So, you have just found out that you are on The Match List. As of right now, you are unable to process payments through your merchant account. This makes conducting business virtually impossible, as most people pay with a card. In fact, 80% of people prefer card payments over cash, putting your business in a vulnerable position. Luckily, there are ways to get off The Match List and get back to business as usual. Keep reading to learn more about The Match List, how you may have ended up on it, how to keep your business open, and the two ways to get off The Match List.
The TMF list was created by Mastercard. It is a list of merchants who have had their accounts terminated within the last five years for a variety of reasons. You can think of The Match List as a blacklist to warn processors about high-risk merchants. It is referred to by every processing company before deciding to do business with them. If you’re on it, you will more than likely be dropped by your current processor and unable to get a new account with a new one.
The Match List goes by different names. These include:
There are many reasons you may have been placed on The Match List. For the full list of rules and procedures to follow, check out this guide from Mastercard. However, the most common reasons that merchants get placed on The Match List include:
The reason The Match List exists is to warn payment processing companies about merchants who are high-risk. This leaves it up to the payment processing company as to whether or not they still want to do business with you. If they have decided to no longer do business with you, you will end up in a difficult position as far as accepting payments. As mentioned, most people pay with cards. Eliminating that ability will damage your business, and you will undoubtedly see a significant hit in your sales. However, there are still some ways you can accept payments, such as:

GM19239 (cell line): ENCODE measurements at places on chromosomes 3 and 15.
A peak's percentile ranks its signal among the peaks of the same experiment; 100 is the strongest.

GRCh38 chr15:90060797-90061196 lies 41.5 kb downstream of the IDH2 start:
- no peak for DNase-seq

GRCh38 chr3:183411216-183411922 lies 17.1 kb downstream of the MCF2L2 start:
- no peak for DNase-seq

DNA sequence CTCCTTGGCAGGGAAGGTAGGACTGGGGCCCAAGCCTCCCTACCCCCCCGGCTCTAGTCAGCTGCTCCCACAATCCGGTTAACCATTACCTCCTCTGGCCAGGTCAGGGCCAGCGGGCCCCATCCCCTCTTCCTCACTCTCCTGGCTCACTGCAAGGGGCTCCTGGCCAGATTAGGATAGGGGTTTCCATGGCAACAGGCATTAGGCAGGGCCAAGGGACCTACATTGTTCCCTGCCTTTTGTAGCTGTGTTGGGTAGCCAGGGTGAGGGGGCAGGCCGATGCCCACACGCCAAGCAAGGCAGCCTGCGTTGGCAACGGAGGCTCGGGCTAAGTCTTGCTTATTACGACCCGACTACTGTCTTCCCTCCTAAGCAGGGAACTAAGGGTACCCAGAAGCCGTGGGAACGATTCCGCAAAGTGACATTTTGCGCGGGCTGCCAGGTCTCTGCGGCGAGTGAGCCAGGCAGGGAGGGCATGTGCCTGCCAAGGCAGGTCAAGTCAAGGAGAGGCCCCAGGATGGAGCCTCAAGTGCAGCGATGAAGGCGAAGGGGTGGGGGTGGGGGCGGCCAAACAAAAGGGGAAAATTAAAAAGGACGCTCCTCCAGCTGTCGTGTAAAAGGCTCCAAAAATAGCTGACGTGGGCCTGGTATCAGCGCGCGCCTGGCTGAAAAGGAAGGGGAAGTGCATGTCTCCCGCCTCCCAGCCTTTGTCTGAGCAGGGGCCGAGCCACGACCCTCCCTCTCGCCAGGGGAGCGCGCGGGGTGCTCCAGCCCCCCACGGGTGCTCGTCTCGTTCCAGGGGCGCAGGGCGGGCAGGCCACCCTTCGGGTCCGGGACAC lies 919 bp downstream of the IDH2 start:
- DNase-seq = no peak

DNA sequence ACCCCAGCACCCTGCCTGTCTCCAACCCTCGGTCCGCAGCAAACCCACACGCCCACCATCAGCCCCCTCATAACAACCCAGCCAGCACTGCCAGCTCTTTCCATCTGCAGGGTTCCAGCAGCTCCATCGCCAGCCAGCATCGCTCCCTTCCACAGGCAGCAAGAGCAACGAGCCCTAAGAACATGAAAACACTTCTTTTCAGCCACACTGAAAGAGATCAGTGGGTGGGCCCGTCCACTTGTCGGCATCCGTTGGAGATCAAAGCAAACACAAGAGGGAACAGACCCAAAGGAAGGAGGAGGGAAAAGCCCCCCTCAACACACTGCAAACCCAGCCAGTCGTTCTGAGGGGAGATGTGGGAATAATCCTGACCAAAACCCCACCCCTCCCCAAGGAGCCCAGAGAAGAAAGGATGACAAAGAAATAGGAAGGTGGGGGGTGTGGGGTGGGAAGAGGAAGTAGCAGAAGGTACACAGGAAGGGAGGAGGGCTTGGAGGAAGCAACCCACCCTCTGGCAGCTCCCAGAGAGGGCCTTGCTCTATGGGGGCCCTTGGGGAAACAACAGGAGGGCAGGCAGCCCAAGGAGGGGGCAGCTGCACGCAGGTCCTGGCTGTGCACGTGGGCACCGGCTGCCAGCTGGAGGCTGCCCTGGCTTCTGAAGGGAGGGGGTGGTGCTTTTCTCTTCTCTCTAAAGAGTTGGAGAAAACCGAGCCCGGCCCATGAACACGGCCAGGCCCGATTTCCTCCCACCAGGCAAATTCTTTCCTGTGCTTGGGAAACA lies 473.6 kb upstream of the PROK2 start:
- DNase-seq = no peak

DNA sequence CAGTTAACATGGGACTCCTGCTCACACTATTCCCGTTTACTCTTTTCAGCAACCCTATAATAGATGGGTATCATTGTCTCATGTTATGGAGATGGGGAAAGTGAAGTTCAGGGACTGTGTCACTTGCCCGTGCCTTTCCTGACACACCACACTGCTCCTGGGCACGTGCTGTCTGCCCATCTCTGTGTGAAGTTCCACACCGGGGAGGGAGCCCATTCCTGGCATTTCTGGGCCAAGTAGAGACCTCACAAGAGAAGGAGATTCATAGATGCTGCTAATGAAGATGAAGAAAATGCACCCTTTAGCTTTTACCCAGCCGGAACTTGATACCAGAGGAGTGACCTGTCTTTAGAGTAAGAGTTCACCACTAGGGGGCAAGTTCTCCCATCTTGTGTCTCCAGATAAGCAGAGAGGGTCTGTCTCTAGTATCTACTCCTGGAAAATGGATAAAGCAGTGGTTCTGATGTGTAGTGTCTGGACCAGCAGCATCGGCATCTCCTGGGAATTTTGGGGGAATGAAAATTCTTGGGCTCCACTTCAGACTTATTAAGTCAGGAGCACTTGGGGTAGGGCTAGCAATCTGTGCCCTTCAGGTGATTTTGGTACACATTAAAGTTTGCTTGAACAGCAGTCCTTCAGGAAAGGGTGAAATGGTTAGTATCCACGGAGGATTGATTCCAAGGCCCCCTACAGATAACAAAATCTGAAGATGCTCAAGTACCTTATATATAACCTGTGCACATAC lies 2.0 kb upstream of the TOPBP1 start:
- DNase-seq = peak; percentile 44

The thing about the TMF List is that it is very comprehensive. It includes:
This is very damaging to not only a business but to the individuals involved in it. You will not be able to simply move on and open another business under a different name while you are on The Match List. There are no loopholes with The Match List — once you’re on the blacklist, it is almost impossible to keep doing business.
Luckily, The Match List only has your information for five years. Once the 5-year waiting period is over, any trace of ever having been on the list is virtually erased. You are able to open another merchant account without having that dreaded high-risk flag pinned to your name.
However, this is much easier said than done. Not accepting credit cards for a 5-year period is essentially a death sentence for a small business. You will more than likely go out of business and, even then, you won’t be able to open anything new in your name until the 5-year waiting period is over. For those who depend on their small business for their livelihood, it is devastating.
Surviving the 5-year waiting period isn’t an option for most people and businesses. Another way you can get off The Match List is by simply calling your credit card processor and asking why you have been placed on The Match List. In many instances, it is something that can be quickly cleared up. Some of these can include:
Waiting for the five-year period for removal isn’t possible for most people. If you are one of those people, we can help you. The Law Offices of Theodore Monroe focuses on litigation and counseling in payments, credit card processing, e-commerce, direct response marketing, and Federal Trade Commission enforcement. Last year, the firm got 100% of the people who came to us off the MATCH list.
Theodore F. Monroe, Founder of TFM Law, has successfully:
Before opening his firm, Mr. Monroe practiced law with Crosby, Heafey, Roach & May (now Reed Smith LLP) and Lewis, D’Amato, Brisbois & Bisgaard (now Lewis, Brisbois, Bisgaard & Smith), where he defended numerous accounting and law firms in professional liability actions, and insurance carriers in bad faith actions.
Before becoming a lawyer, Mr. Monroe worked as a forensic accountant at Coopers & Lybrand, which provided him with a forensic accounting and financial analysis background that is unique among litigators in Los Angeles. Mr. Monroe studied at Duke University Law School, achieved a BS with Honors, Accounting, University of Kentucky, and is a member of the California State Bar and the Kentucky State Bar.